Consider the controversy surrounding the U.S. announcement that it would impose new tariffs on Canadian softwood lumber imports. Will this be met by retaliatory Canadian tariffs? Will this raise the cost of home-building domestically? And, will it trickle down to slow or reverse job growth in the industry? This is but one small, real-world example that bears watching. 

“Once protectionism grabs hold, it runs the risk of spawning new tariffs, weakening consumer confidence, and elevating geopolitical tensions,” warns Reynal. “Consumer costs would likely rise. Supply chains could be disrupted, potentially leading to job losses in a feedback cycle. And the stock market, a proven discounting mechanism, would certainly presume lower earnings.”

 

The takeaway

That’s just one possible dystopian economic future, but the likelihood of such a bleak scenario where economic liberalism is derailed is a long-shot, according to Reynal. There’s simply too much to be lost on all fronts. In China, for example, the Central Authority must hold up its half of the tacit agreement whereby Beijing continues on a path to economic liberalization (albeit not always as quickly as hoped) in return for stability, peace and control. The U.S. and other developed economies are also unlikely to launch into full protectionism at the risk of hampering economic growth.  In times like these, it’s incumbent upon investors to retain their longer-term focus and commitment as to why they are allocating to emerging markets. That may be to capture potential higher rates of growth, to diversify return streams, or even to diminish their inherent homecountry bias. Moreover, emerging markets often tend to over-react to macroeconomic developments in the short term, and this can provide opportunities for active managers.


“A new era of trade wars or higher tariffs could undermine globalization if policy-makers fail to grasp the full risks to global growth. Still, we believe cooler heads will prevail,” says Reynal.

Plus, protectionism is not exactly new, Reynal reminds us. And it’s not only about headline tariffs. Protectionism is also about “local content” rules, licensing, rules of origin, labor and immigration, environmental rules, domestic sourcing requirements, and myriad other issues. “As emerging markets investors, we’ve been dealing with these challenges for more than 16 years, so we take the latest ‘threats’ in stride and are confident that we will continue to find ways to uncover opportunities in fast-growing and exciting developing markets,” he adds.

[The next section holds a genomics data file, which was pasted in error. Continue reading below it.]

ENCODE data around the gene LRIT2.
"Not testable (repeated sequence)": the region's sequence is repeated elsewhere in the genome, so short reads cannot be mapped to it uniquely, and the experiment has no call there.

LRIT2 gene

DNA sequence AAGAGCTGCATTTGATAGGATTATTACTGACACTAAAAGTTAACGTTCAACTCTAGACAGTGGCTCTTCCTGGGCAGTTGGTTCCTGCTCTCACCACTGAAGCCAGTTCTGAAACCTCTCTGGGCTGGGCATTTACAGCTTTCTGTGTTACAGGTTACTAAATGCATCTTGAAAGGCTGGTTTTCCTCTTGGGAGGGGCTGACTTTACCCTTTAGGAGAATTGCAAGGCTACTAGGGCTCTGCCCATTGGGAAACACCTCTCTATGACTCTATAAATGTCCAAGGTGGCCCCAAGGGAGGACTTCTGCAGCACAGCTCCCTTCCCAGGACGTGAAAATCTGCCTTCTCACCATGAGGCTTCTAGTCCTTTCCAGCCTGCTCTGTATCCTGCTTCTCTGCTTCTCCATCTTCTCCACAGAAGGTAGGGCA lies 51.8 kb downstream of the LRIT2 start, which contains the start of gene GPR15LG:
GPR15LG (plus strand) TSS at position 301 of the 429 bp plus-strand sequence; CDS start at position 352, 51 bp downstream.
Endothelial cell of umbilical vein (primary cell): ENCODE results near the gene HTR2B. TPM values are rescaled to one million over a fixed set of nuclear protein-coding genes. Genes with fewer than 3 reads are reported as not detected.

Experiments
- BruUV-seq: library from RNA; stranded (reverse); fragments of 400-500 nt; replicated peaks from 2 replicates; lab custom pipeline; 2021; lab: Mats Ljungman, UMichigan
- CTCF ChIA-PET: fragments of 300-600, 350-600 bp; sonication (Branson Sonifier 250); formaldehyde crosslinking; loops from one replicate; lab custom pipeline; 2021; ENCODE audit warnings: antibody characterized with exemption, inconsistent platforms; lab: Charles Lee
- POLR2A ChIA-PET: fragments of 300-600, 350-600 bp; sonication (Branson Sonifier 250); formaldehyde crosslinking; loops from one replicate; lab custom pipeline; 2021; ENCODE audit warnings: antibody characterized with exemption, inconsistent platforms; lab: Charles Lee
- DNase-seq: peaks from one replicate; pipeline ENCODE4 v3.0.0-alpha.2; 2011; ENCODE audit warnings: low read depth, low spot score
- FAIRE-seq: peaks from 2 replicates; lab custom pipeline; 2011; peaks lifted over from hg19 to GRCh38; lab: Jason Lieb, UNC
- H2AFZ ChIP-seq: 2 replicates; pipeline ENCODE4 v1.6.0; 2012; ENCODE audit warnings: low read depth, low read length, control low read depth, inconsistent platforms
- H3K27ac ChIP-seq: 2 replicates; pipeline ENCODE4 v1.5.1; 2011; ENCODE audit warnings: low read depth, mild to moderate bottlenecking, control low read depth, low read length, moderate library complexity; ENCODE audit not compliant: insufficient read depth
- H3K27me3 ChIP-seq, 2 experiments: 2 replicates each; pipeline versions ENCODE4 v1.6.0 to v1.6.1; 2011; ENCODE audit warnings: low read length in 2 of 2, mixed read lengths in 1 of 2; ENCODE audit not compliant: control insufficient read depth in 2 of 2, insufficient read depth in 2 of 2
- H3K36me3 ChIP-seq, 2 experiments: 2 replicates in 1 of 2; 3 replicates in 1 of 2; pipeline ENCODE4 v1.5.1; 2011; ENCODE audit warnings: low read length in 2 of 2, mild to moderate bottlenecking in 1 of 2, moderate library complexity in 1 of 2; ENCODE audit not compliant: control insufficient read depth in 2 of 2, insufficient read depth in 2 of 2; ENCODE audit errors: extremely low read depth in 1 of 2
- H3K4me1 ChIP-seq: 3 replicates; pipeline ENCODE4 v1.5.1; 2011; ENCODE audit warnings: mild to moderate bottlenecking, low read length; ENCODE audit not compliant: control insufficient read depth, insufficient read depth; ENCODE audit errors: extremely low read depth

Sophus Capital is an independent Victory Capital investment franchise with deep experience navigating emerging markets over multiple cycles. Sophus Capital employs both fundamental analysis and quantitative screening to identify companies that the team believes can sustain above-average earnings. The team has been utilizing its investment philosophy and process for more than 16 years.

1. McKinsey Global Institute March 2016, Digital Globalization: The New Era of Global Flows

2. IMF Finance and Development, December 2016 Vol. 53, No. 4, Globalization Resets

3. OECD, ILO, World Bank and WTO, November 2010, Benefits of Trade for Employment and Growth

This material represents an assessment of the market environment at a specific time and is not intended to be a forecast of future results.

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All investing involves risk, including potential loss of principal. There is no guarantee that the Fund will achieve its objective. Past Performance does not guarantee future results. International investing involves special risks, which include changes in currency rates, foreign taxation, differences in auditing standards and securities regulations, political uncertainty, and greater volatility. Emerging markets involve heightened risks related to the same factors as well as increased volatility and lower trading volume. Securities focusing on a single country may be subject to higher volatility.

The information and statistical data contained in this material were obtained from third-party sources believed to be reliable; however, Victory Capital does not guarantee the accuracy of the information or data, and the information and data may differ from information provided by Victory Capital. Any opinions, projections or recommendations in this report are subject to change without notice and are not intended as individual investment advice.

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©2017 Victory Capital Management Inc.